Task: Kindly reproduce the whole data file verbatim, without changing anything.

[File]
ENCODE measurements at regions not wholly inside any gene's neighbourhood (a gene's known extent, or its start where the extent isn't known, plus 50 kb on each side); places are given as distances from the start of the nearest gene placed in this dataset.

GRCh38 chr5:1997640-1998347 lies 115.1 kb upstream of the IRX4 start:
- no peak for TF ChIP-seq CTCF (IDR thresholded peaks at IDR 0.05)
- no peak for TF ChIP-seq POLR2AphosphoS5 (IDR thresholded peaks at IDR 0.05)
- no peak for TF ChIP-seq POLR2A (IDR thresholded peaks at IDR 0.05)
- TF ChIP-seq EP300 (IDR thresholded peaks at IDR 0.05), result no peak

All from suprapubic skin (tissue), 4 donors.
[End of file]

ENCODE measurements at regions not wholly inside any gene's neighbourhood (a gene's known extent, or its start where the extent isn't known, plus 50 kb on each side); places are given as distances from the start of the nearest gene placed in this dataset.

GRCh38 chr5:1997640-1998347 lies 115.1 kb upstream of the IRX4 start:
- no peak for TF ChIP-seq CTCF (IDR thresholded peaks at IDR 0.05)
- no peak for TF ChIP-seq POLR2AphosphoS5 (IDR thresholded peaks at IDR 0.05)
- no peak for TF ChIP-seq POLR2A (IDR thresholded peaks at IDR 0.05)
- TF ChIP-seq EP300 (IDR thresholded peaks at IDR 0.05), result no peak

All from suprapubic skin (tissue), 4 donors.